May 28, 2013
Let’s get this out of the way now...
We do not generally report on rumors.
But we are making one exception right now.
With so many sources, all of them credible and from across a rather wide swath of the HPC spectrum, we couldn’t ignore the unconfirmed word of what might be a rather stunning victory for China in the race to produce the fastest supercomputer on the planet.
Again, while unconfirmed, from what we have been led to believe from our sets of sources in both industry and academic circles, China may have something on the order of a 50 petaflop system based on the MIC architecture waiting in the wings for June’s Top 500 unveiling. Sources have claimed that Top 500 brass have already been deployed to validate the results and have emerged with the verification.
All of the above have the been consistent elements of the story across sources—the fact that it’s MIC-based, hits the high note at around 50 petaflops, has been validated… but we still haven’t heard any consistent details (at least with enough consistency to report here) about some of the meatier details, including the interconnect, system vendor, or even the exact site of the super.
"The rumor of a new Chinese #1 system of approximately 40 or more petaflops, if true, is another major feather in the cap for the Intel MIC architecture," said Addison Snell, CEO of Intersect360 Research. "But there are additional potential ramifications that are very interesting in what they could mean to the industry."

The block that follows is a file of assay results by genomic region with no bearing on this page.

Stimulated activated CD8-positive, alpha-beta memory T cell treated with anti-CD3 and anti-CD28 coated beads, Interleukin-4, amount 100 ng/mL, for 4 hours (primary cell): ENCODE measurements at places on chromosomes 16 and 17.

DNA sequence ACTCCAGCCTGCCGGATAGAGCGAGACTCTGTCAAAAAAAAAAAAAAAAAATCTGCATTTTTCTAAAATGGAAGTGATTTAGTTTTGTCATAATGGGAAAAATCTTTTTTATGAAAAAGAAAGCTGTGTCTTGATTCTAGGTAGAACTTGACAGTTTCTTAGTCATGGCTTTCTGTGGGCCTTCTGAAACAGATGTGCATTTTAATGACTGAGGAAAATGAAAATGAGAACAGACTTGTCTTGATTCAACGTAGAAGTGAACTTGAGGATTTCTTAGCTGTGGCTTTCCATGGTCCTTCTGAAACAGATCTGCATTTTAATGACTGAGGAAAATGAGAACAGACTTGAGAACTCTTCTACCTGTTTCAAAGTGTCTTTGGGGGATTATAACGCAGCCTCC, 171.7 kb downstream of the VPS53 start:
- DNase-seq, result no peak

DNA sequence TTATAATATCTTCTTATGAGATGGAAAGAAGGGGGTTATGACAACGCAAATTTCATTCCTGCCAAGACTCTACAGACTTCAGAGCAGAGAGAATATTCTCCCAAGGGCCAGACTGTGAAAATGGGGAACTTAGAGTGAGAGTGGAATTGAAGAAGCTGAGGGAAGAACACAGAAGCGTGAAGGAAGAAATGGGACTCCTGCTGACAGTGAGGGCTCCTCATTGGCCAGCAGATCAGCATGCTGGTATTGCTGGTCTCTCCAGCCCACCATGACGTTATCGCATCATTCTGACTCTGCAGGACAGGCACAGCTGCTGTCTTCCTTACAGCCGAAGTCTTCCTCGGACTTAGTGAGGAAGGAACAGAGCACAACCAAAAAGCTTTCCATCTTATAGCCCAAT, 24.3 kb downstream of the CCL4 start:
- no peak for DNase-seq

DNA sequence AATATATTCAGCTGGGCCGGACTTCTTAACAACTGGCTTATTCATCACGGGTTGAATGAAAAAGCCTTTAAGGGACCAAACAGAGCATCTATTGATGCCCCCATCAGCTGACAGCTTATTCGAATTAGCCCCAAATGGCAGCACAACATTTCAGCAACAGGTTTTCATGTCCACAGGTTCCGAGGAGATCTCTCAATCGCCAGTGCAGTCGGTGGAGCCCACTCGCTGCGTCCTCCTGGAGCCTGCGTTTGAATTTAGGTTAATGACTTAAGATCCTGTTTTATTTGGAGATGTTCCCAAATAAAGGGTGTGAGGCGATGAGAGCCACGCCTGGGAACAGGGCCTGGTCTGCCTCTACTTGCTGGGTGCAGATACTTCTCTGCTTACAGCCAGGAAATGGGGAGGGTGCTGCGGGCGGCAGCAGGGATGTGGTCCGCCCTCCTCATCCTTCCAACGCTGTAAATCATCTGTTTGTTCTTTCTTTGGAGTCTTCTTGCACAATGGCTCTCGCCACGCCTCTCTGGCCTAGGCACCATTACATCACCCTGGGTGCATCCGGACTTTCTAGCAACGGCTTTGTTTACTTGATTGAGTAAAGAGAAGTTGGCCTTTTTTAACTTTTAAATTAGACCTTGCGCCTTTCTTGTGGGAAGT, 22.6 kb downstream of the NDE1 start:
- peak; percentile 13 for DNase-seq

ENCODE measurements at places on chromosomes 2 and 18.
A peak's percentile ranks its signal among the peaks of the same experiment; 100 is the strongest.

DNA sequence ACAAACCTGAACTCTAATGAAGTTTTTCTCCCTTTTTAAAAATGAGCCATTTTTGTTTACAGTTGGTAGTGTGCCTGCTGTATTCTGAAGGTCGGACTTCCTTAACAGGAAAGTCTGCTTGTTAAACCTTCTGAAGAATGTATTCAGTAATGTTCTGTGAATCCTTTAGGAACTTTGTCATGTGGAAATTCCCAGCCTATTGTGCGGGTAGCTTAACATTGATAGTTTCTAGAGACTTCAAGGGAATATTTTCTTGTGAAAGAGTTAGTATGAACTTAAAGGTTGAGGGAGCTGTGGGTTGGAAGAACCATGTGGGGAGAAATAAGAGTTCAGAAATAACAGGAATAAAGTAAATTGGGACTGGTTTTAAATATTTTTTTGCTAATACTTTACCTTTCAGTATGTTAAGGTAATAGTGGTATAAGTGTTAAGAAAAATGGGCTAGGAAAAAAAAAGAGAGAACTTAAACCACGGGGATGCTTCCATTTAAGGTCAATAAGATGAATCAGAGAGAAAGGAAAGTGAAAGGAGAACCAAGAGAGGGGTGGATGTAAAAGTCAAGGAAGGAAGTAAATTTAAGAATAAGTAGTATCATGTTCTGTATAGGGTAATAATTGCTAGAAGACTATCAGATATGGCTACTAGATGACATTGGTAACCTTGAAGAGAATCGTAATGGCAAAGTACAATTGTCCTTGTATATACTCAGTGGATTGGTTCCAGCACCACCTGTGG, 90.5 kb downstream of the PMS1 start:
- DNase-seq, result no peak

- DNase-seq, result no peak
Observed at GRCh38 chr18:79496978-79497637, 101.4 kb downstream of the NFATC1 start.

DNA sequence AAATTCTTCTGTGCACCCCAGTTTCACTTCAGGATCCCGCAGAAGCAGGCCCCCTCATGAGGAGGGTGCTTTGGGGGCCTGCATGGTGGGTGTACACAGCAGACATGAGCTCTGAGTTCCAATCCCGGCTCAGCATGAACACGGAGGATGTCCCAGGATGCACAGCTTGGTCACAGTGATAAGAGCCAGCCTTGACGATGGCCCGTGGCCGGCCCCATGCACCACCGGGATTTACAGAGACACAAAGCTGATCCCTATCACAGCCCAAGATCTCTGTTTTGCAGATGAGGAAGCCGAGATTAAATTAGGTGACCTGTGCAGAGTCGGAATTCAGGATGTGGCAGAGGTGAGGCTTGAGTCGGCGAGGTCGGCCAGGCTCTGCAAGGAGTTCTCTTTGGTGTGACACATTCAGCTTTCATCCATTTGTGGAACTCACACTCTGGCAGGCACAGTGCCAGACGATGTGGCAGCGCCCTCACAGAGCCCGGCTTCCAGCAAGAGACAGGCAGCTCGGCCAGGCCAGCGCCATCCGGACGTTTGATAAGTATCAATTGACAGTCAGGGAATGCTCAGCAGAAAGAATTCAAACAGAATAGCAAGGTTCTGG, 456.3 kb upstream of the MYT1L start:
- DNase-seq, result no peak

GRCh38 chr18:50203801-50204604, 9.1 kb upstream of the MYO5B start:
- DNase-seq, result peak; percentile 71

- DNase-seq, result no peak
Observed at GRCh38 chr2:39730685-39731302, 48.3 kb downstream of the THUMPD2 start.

As Snell explained, "For starters, despite all theories that we cannot reach exascale until 2022 or later, we haven't yet seen a slowdown in peak TOP500 performance. If someone is fielding 40 or 45 petaflops in 2013, it seems to me that someone will make it to an exaflop by the end of the decade. The fact that it is a Chinese system could spur more discussion, or even funding, in the U.S. and elsewhere."
He continued, noting that it will be interesting to see "the full configuration details, especially with regards to the interconnect and to any technology produced in China. If there is or there isn't a substantial amount of Chinese technology, it's interesting to analyze either way."
According to Snell, "One final piece of analysis will be to see how much of the hardware and software, beyond the processors, comes from Intel. Intel has assembled in-house server and interconnect technologies and a robust middleware and development stack. It's conceivable that Intel could be the prime vendor on this or future supercomputing bids."
At this point, we'll stress once again that all of this unconfirmed, but at the very least it does get the conversation going early about what a Chinese system victory means on a number of fronts.
"Of course, in the end, we all want to see what applications will be run -- what new scientific discoveries will be enabled. That's the case with this supercomputer, and every supercomputer past and future. Supercomputing is about pushing the boundaries of discovery; this new Chinese supercomputer, if validated, represents the new upper limit of scalability."
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